As its name suggests, the English language, today is spoken by hundreds of millions of people around the world, originated as the language of England, where it remains the principal tongue spoken by 98% of the population. It is an Indo-European language in the Anglo-Frisian branch of the Germanic family. After the Norman conquest, the Old English language was displaced and confined to the lower social classes as Norman French and Latin were used by the aristocracy.
By the 15th century, English was back in fashion among all classes, though much changed; the Middle English form showed many signs of French influence, both in vocabulary and spelling. During the English Renaissance, many words were coined from Latin and Greek origins. Modern English has extended this custom of flexibility when it comes to incorporating words from different languages. Thanks in large part to the British Empire, the English language is the world’s unofficial lingua franca.
English language learning and teaching is an important economic activity and includes language schooling, tourism spending, and publishing. There is no legislation mandating an official language for England, but English is the only language used for official business. Despite the country’s relatively small size, there are many distinct regional accents, and individuals with particularly strong accents may not be easily understood everywhere in the country.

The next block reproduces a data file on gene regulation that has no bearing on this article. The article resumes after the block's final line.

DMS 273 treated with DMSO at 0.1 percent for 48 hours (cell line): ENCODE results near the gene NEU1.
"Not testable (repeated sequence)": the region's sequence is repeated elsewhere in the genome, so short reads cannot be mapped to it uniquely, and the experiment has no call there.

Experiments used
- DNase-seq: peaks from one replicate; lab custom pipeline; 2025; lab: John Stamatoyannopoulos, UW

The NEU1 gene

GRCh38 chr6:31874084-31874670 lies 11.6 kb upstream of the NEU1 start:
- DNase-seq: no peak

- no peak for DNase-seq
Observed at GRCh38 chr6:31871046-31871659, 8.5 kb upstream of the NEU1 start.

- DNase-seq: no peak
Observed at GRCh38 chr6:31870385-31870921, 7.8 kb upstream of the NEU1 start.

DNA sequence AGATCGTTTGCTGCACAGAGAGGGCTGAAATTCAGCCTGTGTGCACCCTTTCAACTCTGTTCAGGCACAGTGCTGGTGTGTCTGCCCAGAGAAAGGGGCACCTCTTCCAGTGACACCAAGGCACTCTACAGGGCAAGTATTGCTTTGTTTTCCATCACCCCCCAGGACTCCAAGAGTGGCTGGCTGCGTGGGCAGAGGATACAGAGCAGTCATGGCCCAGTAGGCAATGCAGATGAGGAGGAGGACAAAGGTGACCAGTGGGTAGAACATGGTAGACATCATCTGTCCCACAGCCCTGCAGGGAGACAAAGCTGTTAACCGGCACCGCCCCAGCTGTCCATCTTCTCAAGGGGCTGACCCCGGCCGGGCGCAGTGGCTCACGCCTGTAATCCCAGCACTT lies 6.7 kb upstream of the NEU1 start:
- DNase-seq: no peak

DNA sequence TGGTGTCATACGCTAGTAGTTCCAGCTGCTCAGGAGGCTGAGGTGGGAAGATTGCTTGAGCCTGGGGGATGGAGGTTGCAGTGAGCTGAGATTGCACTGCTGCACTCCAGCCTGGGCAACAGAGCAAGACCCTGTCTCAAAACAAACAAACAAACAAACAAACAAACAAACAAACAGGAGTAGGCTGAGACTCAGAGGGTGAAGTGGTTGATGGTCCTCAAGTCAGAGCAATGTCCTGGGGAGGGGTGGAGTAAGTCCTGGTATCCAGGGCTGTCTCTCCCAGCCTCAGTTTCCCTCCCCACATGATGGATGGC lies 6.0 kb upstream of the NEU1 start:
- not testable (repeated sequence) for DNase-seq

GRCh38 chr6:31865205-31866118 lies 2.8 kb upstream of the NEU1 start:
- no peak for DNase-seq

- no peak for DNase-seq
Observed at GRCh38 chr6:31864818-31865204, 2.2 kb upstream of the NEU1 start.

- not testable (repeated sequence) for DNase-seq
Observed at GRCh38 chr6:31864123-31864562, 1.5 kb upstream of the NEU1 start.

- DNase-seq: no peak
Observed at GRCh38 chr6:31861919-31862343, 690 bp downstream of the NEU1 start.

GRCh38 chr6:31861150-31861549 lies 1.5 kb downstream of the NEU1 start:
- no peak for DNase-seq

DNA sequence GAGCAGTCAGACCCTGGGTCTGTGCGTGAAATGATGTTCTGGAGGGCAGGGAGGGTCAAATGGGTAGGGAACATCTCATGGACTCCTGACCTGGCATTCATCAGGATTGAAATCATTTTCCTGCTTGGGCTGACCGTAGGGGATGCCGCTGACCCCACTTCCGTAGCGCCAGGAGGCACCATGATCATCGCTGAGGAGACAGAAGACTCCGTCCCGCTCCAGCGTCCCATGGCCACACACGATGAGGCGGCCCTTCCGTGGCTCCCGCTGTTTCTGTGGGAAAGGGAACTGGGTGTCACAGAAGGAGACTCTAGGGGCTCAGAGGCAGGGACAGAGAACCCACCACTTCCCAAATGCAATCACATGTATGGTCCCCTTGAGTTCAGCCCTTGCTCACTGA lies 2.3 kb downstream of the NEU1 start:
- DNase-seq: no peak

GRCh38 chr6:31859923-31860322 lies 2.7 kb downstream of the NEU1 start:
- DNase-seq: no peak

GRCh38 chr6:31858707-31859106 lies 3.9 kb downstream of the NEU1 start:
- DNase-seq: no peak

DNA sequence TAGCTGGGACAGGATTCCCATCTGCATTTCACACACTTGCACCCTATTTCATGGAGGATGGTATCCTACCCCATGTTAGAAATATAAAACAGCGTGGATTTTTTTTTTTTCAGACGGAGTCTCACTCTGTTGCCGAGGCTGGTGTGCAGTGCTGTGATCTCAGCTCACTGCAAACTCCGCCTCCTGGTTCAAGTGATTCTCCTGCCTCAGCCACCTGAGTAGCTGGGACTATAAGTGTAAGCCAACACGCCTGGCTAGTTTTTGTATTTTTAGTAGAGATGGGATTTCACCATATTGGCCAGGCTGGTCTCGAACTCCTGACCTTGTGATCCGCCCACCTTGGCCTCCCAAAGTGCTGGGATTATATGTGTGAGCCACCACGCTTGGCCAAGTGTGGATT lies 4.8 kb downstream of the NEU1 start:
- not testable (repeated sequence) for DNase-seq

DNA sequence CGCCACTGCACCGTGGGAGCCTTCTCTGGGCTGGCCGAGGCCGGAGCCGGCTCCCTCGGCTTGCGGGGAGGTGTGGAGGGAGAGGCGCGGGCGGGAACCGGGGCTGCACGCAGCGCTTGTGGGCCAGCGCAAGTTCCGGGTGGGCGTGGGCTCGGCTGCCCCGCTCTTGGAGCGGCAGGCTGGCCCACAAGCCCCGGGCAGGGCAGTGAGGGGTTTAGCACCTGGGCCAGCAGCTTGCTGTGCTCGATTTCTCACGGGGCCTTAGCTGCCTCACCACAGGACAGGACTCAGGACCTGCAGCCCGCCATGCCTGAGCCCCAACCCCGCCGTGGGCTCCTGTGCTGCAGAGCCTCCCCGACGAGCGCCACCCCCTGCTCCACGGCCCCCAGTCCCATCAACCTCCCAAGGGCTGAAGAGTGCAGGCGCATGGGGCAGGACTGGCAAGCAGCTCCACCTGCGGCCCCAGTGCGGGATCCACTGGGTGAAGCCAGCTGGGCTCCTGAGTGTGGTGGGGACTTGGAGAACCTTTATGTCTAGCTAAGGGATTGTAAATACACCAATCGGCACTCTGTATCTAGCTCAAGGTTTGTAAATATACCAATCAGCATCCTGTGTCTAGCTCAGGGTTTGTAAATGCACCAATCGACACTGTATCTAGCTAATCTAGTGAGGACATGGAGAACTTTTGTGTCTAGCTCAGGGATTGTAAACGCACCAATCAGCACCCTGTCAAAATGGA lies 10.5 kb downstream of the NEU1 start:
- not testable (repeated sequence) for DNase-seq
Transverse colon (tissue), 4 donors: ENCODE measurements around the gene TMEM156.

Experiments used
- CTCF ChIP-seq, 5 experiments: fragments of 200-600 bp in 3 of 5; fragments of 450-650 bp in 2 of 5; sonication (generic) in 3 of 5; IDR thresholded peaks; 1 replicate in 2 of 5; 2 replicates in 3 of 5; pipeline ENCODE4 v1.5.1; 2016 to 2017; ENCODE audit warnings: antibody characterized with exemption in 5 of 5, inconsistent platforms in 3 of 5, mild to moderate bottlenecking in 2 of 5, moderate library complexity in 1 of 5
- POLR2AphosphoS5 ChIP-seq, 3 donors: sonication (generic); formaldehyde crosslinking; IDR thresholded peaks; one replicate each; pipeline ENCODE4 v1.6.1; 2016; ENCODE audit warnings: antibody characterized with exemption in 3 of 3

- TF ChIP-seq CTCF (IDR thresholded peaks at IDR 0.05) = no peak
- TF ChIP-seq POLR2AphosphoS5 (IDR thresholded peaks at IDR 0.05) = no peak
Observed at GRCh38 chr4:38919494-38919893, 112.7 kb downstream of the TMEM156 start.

As well as English, England has two other indigenous languages, Cornish and Welsh. Cornish died out as a community language in the 18th century but is being revived, and is now protected under the European Charter for Regional or Minority Languages. It is spoken by 0.1% of people in Cornwall and is taught to some degree in several primary and secondary schools.
When the modern border between Wales and England was established by the Laws in Wales Acts 1535 and 1542, many Welsh-speaking communities found themselves on the English side of the border. Welsh was spoken in Archenfield in Herefordshire into the nineteenth century, and by natives of parts of western Shropshire until the middle of the twentieth century if not later.